Next up is Spring Yard Zone. One would think, anything has got to be better than Marble Zone, right? Well, right. This stage may not be as good as GH Zone, but it certainly beats Marble Zone. I think this should have been zone two, instead of having to make up for putting the player through Marble Zone. Overall, Spring Yard Zone is pretty good. Decent pacing, the difficulty is okay and it doesn’t seem to take forever. The spiked balls can be a bit annoying at times but they are easy to figure out. Perhaps the only problem here are the vertical moving squares. If you try to jump between two of them you can get squished. Pretty lame…
The following zone is Labyrinth Zone. Everyone tells me this one is notorious for turning new players off completely, but strangely I liked it. Probably from all the water Zones I’ve played in the following Sonic games, especially Tidal Tempest from Sonic CD. Compared to the others, Labyrinth is pretty decent. Quite manageable, goes at a reasonable pace and doesn’t try to do annoy too much, other than Dr. Robotnik’s boss fight.
While I would be talking about Star Light Zone right about now, my Genesis went nuts here so I had to shut it off, so I didn’t get much time to see this stage. The music was strangely familiar, like I’ve heard it in a later Sonic game… Oh yeah, on another subject most of the Dr. Robotnik fights I played through were unusually disappointing. I think the encounters with Bowser in SMB1 were better designed than in Sonic 1. Lastly, the special stages were… okay. They were about as annoying as the ones in Sonic 2. Nothing tops Sonic CD or Sonic 3 & K’s special stages.
Overall, Sonic 1 really isn’t as bad as I initially deemed, but I still don’t think it deserves the miles of accolades it typically gets. The following Sonic games were quite a bit better. Heck, even Sonic 1 on SMS/GG is a bit better than the one on Genesis overall (not just from a graphical perspective). People are free to praise Sonic 1 up and down as the best of the Sonics, but they aren’t going to convince me anytime soon…
Space Turtle Battleship By: Carl-Johan Brax
Uzu Keobukseon, a.k.a. Space Turtle Battleship, is a Korean exclusive STG very similar to Toaplan’s Fire Shark and Truxton. In fact, I think they bought the rights to the engine of said games when making this one. It’s scrolling vertically, with a status bar on the right side of the screen. Your ship has bombs, the power-ups bounce around and even exploded wreckages of enemy ships remind me of the Toaplan games. One different thing is the fact that you can see how much HP the bosses have. Cool! A more advanced feature is that you can upgrade your ship to a different one with two new weapons.
This is a nice concept, but the problem is that if you ever get hit twice and go back to the first ship level later in the game, it becomes really hard. And if you die, it’s pretty much impossible to continue as your weapons are too weak and your ship very slow. This makes extra lives nearly worthless, which to me gives the difficulty a poor balancing.
Uzu Keobukseon looks and sounds a bit basic to be a 16-bit game, but is still too good to be an 8-bit game. This explains the fact that it is a port from the famous 12-bit systems that came after the Entertainment and Master Systems, but before the Mega Drive and the “Super” N******o. They are known as the Neck TurboCPU-12 and the SNK Geo and were only released in obscure parts of Eurasia.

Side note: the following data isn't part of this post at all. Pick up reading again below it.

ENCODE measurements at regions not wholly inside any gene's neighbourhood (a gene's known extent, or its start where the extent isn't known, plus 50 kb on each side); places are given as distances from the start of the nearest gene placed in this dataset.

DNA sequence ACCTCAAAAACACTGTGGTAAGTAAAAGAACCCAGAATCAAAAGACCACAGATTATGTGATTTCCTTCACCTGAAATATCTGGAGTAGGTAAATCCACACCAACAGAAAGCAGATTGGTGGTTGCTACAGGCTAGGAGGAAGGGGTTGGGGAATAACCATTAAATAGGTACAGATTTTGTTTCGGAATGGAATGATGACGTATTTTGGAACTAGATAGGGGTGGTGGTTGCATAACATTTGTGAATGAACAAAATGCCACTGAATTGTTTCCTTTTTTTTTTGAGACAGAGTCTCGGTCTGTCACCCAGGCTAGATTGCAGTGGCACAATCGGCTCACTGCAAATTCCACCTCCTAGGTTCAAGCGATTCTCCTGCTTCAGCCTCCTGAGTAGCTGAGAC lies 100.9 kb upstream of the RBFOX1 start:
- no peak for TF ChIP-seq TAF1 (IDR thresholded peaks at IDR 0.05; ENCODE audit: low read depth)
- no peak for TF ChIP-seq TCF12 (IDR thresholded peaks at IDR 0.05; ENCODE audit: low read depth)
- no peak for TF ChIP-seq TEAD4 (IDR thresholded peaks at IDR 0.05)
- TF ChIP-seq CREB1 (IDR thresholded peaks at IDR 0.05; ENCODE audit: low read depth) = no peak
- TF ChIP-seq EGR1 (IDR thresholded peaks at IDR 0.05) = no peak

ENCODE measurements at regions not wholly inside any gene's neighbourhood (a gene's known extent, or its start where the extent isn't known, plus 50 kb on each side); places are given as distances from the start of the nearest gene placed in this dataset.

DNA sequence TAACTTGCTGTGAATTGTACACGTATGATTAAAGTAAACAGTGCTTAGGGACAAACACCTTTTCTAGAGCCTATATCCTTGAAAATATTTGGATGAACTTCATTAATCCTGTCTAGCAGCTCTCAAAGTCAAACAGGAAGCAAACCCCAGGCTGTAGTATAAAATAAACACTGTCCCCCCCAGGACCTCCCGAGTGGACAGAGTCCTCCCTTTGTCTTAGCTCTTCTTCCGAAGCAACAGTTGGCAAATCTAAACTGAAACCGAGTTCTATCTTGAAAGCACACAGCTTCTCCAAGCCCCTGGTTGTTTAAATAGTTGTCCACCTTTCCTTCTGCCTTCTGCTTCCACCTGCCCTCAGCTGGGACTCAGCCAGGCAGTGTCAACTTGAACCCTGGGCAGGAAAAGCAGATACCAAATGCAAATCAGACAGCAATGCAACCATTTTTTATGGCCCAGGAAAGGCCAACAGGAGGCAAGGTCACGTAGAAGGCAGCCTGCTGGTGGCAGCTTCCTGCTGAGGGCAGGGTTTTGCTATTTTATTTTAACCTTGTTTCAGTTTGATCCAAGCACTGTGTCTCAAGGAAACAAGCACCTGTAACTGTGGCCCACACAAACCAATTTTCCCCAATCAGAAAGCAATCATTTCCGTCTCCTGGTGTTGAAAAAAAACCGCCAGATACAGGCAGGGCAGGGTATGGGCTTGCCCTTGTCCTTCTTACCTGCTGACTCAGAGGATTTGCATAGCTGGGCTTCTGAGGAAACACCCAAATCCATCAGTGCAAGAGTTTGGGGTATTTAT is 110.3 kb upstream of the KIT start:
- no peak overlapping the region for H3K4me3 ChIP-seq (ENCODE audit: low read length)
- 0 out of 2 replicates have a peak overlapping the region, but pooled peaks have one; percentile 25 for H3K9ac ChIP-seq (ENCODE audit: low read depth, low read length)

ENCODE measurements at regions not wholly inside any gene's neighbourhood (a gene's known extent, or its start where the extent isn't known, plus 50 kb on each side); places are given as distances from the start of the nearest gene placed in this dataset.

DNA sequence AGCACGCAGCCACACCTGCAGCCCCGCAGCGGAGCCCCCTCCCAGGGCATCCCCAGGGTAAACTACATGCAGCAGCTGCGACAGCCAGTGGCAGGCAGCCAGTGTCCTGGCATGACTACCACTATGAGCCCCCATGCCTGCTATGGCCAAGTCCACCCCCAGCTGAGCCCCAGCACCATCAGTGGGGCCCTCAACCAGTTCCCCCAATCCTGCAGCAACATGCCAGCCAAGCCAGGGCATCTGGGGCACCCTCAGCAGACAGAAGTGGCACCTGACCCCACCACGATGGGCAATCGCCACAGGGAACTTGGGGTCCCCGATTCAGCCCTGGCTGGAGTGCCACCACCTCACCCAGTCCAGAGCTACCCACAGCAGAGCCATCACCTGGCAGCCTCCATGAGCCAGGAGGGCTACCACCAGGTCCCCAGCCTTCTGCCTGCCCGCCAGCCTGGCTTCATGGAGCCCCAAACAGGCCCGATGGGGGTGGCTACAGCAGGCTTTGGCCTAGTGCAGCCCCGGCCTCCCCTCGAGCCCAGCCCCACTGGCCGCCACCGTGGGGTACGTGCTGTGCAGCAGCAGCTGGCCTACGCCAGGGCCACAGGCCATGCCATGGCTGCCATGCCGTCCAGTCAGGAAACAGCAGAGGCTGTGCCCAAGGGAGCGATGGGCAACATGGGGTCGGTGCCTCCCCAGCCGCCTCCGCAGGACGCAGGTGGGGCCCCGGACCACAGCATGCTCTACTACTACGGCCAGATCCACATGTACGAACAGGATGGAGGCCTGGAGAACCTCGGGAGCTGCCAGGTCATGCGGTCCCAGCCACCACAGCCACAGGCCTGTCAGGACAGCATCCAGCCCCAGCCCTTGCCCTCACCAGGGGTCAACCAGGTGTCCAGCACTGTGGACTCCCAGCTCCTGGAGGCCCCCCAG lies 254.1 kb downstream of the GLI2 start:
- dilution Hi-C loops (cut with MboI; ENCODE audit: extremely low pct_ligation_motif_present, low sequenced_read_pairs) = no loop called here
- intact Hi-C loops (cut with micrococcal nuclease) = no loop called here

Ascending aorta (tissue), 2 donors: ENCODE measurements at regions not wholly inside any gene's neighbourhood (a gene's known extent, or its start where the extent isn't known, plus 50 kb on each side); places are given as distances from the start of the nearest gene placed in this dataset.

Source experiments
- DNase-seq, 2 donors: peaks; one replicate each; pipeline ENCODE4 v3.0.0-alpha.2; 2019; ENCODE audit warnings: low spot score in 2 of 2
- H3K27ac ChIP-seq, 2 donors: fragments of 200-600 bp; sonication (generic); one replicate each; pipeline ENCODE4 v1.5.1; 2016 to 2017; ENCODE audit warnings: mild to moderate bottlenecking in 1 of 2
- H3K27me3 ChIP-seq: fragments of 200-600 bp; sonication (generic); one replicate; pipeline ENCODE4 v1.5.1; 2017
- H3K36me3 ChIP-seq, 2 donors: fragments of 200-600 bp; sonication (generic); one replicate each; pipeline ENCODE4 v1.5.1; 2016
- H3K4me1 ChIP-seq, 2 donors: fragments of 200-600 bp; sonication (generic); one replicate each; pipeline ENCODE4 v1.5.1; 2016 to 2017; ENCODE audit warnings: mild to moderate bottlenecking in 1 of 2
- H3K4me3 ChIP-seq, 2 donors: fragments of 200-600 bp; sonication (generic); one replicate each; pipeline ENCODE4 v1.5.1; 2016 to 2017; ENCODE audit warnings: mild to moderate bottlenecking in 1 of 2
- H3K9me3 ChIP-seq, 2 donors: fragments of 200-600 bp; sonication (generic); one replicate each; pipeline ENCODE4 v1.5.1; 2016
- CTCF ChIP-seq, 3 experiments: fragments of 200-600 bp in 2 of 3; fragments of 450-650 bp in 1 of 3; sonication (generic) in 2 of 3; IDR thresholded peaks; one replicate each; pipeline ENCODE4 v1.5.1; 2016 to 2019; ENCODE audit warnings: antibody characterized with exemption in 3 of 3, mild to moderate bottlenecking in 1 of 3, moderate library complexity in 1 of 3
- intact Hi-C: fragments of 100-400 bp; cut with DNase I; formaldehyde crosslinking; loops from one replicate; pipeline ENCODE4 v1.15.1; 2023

The Mega Drive version is ultr@ r@re and quite expensive, but not worth your time and money unless you are a diehard collector like me. It’s a nice piece to have in your collection though, and I would like to thank molotovwars at our forums for helping me get this game.
Virtua Racing By: Frank Villone
When Virtua Racing hit the arcades and pizza parlors of the early ’90s, I was not very interested. Sure, the graphics were three-dimensional, but it was all just arrangements of simple polygons! It was such games that led me to dislike early 3D polygon-based games in general. I played the arcade V.R. just a little back then, and I could see the resemblance to real-life driving. Still, the graphics were simplistic and boring, the car was hard to control, and each individual game was short, so that your quarters vanished at a frightening speed!
When Virtua Racing came out for the Genesis, I could not have cared less! Then I saw it at a friend’s house and was horrified at how much more simplified the graphics had become! Fire it up and it is hard to believe that those polygon blobs are supposed to be people replacing your tires before the race! The steering wheel and tires are extremely pointy and angular, and their lack of roundness is just painful. I have had the Genesis cartridge for years, but never bothered to give it a real shot until recently, I decided to get used to the controls, and see how it was meant to be played. As I did so, I was surprised to find that the game grew on me!
The car controls decently once you get used to it, and the game is much more fun when you are not always watching the terrible crash sequences (which were lame even in the arcade, at the time). Eventually I found the Expert track to be the most enjoyable (for its road lay-out, scenery, and music), so it is worth building your skill at least until you can comfortably cruise through each track. I had initially thought that two of the four viewpoints made it nearly impossible to see anything, as they were too close to the ground, but with enough familiarity, each of them really does work! With time, V.R. does become a fun way to burn off about five minutes at 328 KM/h!
I have also always had the impression that the title Virtua Racing was in part exploiting the early ’90s hype for virtual reality, which was often abbreviated as V.R. The world was dying for virtual reality to come of age, and become the next big thing that changed life as we knew it! Unfortunately that never really happened, while games like Virtua Racing (and Virtua Fighter) seemed to exploit that hype, as they instead rushed in a new world of ugly, simple polygons.